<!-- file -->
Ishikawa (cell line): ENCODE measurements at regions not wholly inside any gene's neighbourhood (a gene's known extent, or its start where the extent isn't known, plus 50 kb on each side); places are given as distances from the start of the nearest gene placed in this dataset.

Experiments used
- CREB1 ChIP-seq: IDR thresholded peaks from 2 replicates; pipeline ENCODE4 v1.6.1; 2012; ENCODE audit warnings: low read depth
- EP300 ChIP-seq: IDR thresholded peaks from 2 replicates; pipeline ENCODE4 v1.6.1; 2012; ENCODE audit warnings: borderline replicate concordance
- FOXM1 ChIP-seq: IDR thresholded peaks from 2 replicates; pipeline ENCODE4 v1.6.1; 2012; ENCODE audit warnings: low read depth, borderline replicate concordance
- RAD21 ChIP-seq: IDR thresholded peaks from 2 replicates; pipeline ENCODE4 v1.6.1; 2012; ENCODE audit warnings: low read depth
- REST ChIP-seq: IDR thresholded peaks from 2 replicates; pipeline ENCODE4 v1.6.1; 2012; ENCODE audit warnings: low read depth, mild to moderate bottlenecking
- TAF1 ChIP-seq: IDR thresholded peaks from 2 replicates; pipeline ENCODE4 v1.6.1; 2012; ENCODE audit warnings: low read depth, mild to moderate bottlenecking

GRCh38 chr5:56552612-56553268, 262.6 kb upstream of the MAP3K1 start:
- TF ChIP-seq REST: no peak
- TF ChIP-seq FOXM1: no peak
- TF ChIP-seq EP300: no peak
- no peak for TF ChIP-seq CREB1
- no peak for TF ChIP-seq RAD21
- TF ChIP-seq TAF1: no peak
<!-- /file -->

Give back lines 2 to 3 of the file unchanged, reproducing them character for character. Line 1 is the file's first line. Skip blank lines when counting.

Experiments used
- CREB1 ChIP-seq: IDR thresholded peaks from 2 replicates; pipeline ENCODE4 v1.6.1; 2012; ENCODE audit warnings: low read depth